Tax Return for non resident
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FAQ's - Ireland


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I’m non-resident landlord. Are there any special requirements for me?

Rent paid to a non resident landlord is subject to specific guidelines. For more information click here.

In what circumstances will I need to file an Irish tax return?

You will have a filing requirement if you are in receipt of any non PAYE income. In addition, you must file an Irish tax return if you are self-employed, receive rental income or you have other sources of income different from your employment income. How much you earn and from what sources will determine if you have to file a Form 11, Form 11E or Form 12.

Who should file a Form 11 tax return?

A Form 11 will be required for any individual who is deemed to be a chargeable person. Self-assessment customers are required to file Form 11 (or the shortened version Form 11E) which is mandatory for individuals with significant income from non PAYE sources.
In general, most PAYE workers are not required to file a Form 11, but are required to do in certain circumstances where non-PAYE income received is more than €50,000 gross per annum or greater than €3,174 net per annum.
Company Directors who own more than 15% of a company (i.e. proprietary directors) will have to file a Form 11, even if the majority of their income comes from the PAYE system. You will also be regarded as a chargeable person if you open a foreign bank account, acquire a foreign life policy or a material interest in an offshore fund or exercise share options.

When is deadline for filing a Form 11 with Revenue?

The deadline is 31 October in the year following the tax year to which the return relates (i.e. for the tax year 2015, the return is due on 31 October 2016). An extension to Mid of November is granted for online filing via Revenue's Online System (ROS).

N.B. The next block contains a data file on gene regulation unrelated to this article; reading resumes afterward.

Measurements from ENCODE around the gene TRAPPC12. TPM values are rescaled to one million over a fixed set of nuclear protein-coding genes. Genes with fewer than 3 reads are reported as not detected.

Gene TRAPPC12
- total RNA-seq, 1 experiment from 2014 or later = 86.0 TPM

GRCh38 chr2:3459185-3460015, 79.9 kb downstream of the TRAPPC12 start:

When do I need to file a Form 12 tax return?

A Form 12 tax return is completed by those whose primary source of income comes from PAYE income. In general most PAYE workers do not have to complete a Form 12 as they do not meet the criteria required to file a tax return.

Revenue may also randomly select PAYE workers and issue a Form 12 for completion regardless of your income threshold.

People with income of up to €3,174 net income or €50,000 gross income per annum from non-PAYE sources should also complete a Form 12. If the non-PAYE income is above this amount, a Form 11 tax return will have to be submitted.

I have supplementary sources of income outside my PAYE income. Do I need to file an Irish tax return with Revenue?

Yes, if you are in receipt of income from outside the PAYE system, you are liable to file a tax return. Additional sources of income may include rental income (both domestic and foreign), share dividends, capital gains from sale of assets, deposit interest income, investments in off-shore funds or any such source not subject to PAYE.

What happens if I do not make a tax return?

Non tax compliance can lead to late filing penalties of either 5% or 10% and interest accruing on any outstanding tax liabilities. The severity of the penalty will depend on a number of factors, such as the amount of tax owed, the time delay between the tax return being submitted and the actual due date of submission.

I’m married, can I file a joint return with my spouse or do we need to file two separate returns?

In general, married couples in Ireland will file jointly tax return. However, if one or both spouses are non-residents they will have to file single tax returns.

Where do I need to pay taxes on my foreign rental income?

When individuals have rental income they will have tax filing obligations in their country of residence and in the country in which the property is located. Relief from double taxation is available if the countries in question have a tax treaty.

 

Click on the relevant link below to learn more about your tax obligations in the country of purchase:

French Property TaxFrench Property TaxPolish Property TaxPolish Property Tax
German Property TaxGerman Property TaxSpanish Property TaxSpanish Property Tax
Hungarian Property TaxHungarian Property TaxUK Property TaxUK Property Tax
Irish Property TaxIrish Property TaxUSA Property TaxUSA Property Tax

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